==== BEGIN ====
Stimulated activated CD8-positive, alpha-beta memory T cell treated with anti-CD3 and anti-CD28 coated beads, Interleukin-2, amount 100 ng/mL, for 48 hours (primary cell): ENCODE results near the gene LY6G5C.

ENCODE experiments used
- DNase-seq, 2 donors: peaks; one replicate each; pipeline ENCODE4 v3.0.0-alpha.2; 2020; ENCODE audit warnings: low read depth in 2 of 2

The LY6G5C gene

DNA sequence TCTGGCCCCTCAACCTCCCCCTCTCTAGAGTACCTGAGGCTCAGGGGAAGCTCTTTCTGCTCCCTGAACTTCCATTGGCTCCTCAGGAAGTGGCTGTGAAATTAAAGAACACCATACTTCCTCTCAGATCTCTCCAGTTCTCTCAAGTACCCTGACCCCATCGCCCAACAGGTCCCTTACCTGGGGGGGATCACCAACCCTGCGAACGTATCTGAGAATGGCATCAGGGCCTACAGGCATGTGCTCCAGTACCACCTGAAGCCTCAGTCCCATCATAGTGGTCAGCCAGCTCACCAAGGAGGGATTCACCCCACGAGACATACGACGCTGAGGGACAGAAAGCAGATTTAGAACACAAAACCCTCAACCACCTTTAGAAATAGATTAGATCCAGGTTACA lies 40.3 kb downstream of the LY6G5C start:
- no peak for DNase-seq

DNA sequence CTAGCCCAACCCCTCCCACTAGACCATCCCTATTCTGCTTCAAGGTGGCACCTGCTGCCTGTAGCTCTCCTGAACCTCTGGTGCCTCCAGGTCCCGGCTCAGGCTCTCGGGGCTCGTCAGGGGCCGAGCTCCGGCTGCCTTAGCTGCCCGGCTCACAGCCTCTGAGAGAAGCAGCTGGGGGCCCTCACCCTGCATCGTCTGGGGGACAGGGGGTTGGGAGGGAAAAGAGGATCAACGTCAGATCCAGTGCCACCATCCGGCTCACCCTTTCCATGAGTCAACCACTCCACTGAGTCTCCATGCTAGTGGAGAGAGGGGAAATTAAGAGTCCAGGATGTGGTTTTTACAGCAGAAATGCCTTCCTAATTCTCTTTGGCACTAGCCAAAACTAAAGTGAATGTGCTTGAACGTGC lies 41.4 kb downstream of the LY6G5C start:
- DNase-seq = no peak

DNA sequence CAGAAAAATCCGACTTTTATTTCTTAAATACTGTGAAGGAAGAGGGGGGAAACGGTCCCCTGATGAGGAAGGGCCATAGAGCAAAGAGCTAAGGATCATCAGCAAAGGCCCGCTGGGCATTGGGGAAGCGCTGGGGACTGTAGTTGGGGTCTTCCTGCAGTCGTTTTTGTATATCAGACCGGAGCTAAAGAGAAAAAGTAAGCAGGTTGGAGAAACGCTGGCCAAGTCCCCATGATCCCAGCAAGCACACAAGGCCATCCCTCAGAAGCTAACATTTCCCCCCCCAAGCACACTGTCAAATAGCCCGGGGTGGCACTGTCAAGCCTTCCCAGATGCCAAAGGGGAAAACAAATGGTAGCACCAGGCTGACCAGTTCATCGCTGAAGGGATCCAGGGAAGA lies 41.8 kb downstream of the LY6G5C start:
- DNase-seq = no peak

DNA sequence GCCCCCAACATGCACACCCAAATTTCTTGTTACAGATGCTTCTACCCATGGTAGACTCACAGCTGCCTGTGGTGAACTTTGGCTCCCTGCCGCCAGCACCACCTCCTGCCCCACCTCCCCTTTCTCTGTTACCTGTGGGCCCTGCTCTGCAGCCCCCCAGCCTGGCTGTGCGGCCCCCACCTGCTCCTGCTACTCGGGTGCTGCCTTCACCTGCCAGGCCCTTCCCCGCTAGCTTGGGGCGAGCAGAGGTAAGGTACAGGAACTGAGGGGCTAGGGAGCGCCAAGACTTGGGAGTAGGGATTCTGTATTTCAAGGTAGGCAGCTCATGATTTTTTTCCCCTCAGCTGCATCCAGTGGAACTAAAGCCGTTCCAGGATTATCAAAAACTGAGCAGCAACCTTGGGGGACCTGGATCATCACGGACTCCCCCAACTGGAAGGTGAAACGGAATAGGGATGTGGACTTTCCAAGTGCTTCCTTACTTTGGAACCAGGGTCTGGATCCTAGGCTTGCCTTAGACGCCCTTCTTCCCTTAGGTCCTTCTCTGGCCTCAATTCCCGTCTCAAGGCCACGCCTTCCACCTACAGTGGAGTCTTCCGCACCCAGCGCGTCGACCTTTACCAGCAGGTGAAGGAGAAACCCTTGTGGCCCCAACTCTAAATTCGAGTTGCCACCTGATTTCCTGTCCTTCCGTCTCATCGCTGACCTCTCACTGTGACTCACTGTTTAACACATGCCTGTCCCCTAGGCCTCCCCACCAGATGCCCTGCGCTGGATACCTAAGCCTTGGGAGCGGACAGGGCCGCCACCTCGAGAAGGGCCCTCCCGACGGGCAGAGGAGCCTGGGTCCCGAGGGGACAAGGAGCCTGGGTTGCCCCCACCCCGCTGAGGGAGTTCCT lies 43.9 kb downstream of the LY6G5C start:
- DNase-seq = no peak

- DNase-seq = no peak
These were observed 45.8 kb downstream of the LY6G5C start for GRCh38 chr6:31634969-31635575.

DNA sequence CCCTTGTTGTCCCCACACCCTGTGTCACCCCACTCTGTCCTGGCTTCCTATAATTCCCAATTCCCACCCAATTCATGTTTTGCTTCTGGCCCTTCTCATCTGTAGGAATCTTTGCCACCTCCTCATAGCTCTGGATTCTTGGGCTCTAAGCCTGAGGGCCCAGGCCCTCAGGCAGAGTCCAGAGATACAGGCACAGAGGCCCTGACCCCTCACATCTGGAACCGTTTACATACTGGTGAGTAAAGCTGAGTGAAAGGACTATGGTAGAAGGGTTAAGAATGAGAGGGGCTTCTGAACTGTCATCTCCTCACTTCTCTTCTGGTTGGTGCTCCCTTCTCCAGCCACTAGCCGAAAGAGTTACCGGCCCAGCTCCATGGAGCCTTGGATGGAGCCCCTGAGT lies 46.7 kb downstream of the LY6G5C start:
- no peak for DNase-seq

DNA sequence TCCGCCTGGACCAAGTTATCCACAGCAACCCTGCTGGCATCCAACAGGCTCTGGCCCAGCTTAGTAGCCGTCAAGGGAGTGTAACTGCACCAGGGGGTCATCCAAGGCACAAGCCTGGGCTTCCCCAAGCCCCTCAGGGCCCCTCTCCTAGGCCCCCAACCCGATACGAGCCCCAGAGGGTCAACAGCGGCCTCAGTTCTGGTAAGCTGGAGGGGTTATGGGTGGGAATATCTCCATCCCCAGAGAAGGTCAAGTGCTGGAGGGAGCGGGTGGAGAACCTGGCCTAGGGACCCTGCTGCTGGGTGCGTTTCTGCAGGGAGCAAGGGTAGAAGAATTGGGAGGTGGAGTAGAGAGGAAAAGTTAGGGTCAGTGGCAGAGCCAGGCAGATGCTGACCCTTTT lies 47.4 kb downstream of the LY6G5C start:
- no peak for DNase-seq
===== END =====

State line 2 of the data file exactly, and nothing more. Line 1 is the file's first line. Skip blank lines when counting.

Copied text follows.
ENCODE experiments used